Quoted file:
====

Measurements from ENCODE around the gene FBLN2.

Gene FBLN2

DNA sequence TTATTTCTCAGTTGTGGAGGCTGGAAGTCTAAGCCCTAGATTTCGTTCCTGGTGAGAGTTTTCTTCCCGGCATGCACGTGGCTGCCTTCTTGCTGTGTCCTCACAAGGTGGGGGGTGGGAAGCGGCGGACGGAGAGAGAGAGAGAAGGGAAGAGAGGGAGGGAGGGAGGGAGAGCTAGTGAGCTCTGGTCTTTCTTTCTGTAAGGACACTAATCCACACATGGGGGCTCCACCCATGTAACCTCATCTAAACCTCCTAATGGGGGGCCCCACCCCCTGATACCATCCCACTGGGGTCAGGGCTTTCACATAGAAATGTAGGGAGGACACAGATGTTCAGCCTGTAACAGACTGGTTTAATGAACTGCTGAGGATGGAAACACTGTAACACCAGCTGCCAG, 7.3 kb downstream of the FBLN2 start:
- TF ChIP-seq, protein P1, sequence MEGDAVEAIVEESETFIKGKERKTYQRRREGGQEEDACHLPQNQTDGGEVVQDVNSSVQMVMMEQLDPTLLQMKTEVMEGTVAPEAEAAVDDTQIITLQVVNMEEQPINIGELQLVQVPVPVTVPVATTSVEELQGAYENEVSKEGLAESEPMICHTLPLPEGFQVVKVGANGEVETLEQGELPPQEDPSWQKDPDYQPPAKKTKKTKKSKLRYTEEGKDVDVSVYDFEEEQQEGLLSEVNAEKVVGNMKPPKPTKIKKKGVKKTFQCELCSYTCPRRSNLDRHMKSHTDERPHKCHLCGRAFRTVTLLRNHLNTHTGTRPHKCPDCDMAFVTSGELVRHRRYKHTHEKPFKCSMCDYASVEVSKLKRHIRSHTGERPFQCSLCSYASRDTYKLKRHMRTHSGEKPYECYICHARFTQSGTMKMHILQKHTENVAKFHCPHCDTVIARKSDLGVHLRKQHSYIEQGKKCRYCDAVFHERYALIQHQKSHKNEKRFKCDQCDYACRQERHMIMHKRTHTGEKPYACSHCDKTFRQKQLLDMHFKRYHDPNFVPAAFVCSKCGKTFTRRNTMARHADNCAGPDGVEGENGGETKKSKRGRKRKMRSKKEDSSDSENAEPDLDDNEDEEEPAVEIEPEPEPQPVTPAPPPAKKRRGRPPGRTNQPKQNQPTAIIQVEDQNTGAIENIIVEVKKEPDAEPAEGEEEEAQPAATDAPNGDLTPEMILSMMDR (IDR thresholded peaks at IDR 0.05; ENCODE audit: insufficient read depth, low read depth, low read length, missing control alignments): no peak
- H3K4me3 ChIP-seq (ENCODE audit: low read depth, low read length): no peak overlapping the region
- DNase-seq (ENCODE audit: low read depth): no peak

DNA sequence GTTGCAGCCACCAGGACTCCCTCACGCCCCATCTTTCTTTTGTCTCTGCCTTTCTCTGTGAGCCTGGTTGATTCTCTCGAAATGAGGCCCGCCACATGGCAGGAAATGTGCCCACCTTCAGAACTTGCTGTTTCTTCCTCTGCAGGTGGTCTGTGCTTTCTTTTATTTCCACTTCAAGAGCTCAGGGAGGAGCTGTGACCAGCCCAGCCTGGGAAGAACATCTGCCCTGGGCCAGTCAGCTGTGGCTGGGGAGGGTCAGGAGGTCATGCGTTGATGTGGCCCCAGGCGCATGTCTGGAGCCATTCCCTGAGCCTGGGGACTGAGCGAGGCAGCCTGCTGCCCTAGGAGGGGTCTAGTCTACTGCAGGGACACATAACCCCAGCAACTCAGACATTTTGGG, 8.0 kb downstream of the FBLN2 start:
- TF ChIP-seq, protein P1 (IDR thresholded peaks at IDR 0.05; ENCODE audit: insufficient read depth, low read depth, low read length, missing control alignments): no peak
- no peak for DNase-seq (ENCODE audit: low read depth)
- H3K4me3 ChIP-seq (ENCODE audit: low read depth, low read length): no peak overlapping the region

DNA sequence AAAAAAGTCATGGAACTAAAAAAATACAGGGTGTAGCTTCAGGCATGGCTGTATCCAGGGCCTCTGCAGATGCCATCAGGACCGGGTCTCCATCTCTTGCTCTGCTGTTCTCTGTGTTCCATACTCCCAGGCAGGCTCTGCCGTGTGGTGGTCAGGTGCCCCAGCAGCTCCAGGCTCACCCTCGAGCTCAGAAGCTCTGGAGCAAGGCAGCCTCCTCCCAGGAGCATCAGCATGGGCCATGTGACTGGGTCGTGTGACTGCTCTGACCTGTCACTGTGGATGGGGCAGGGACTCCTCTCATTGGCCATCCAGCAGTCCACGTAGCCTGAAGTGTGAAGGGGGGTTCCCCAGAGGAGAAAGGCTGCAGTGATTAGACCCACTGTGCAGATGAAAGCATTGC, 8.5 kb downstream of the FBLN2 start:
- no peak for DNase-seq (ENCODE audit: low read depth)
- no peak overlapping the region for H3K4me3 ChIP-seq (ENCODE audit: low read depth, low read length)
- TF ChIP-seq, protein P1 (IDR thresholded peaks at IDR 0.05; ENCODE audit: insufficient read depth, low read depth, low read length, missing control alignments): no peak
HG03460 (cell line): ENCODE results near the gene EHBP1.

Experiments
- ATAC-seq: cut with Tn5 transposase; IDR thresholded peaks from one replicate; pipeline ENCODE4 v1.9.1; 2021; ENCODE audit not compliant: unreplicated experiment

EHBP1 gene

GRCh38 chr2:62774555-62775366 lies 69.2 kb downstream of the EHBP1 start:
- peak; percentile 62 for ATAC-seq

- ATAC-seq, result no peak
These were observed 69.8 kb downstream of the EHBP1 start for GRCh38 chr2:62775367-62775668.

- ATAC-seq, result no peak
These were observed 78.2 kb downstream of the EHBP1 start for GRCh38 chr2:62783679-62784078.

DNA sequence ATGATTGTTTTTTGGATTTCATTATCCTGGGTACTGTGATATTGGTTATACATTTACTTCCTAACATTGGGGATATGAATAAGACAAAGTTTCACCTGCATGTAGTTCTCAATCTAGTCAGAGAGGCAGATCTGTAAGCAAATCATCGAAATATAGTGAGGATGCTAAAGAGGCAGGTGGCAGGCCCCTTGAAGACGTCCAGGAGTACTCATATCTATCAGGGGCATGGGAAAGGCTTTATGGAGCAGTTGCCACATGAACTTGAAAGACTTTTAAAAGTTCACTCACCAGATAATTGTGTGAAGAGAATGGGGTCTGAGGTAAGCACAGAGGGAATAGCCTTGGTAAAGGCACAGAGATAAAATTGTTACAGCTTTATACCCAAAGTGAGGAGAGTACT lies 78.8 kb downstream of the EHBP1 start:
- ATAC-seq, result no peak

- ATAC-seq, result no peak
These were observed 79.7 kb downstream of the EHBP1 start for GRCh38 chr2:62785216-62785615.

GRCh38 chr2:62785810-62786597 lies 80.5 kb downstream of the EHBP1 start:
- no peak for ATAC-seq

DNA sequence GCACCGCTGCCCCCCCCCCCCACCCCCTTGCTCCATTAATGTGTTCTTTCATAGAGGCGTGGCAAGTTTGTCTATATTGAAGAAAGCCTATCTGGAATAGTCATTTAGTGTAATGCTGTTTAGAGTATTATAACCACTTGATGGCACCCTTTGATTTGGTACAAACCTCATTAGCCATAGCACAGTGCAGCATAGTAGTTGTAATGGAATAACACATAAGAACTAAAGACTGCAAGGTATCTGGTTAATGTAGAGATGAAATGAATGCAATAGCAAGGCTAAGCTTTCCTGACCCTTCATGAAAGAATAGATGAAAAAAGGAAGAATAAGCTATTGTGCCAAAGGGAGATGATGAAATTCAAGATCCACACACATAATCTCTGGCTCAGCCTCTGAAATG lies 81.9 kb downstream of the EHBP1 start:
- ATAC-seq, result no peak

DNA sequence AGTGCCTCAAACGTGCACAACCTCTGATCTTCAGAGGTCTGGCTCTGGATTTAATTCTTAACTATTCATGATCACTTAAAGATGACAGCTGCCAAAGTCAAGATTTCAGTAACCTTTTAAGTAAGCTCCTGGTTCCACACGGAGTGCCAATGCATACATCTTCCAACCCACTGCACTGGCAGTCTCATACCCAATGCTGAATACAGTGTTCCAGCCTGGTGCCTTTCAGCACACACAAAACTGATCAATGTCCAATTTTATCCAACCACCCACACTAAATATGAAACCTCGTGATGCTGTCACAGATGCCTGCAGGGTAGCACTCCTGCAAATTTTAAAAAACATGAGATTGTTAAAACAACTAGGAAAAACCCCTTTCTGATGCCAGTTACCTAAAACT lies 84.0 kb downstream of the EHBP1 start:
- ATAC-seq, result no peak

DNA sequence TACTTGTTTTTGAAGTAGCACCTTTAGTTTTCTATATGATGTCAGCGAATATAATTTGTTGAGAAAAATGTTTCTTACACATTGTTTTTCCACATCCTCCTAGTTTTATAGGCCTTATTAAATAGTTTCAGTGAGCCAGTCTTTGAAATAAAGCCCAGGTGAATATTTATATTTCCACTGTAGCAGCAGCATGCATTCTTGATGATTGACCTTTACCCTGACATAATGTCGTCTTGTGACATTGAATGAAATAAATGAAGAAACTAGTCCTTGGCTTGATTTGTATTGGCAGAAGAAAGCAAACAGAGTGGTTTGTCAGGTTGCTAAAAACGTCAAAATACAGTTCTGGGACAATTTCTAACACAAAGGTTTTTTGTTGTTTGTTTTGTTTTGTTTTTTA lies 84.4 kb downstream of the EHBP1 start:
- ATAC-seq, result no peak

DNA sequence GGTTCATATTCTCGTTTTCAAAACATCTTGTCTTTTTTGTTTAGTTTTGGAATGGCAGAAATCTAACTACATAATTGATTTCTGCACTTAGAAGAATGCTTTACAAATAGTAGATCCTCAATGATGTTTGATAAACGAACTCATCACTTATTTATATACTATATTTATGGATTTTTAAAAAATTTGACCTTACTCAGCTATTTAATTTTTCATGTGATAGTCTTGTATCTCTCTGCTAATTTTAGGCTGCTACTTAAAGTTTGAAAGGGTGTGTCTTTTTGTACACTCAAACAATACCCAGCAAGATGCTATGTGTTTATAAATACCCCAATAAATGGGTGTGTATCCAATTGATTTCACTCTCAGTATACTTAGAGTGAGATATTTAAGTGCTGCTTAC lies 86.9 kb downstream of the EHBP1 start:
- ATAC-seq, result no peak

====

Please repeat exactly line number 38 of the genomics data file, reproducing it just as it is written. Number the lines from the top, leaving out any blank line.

- ATAC-seq, result no peak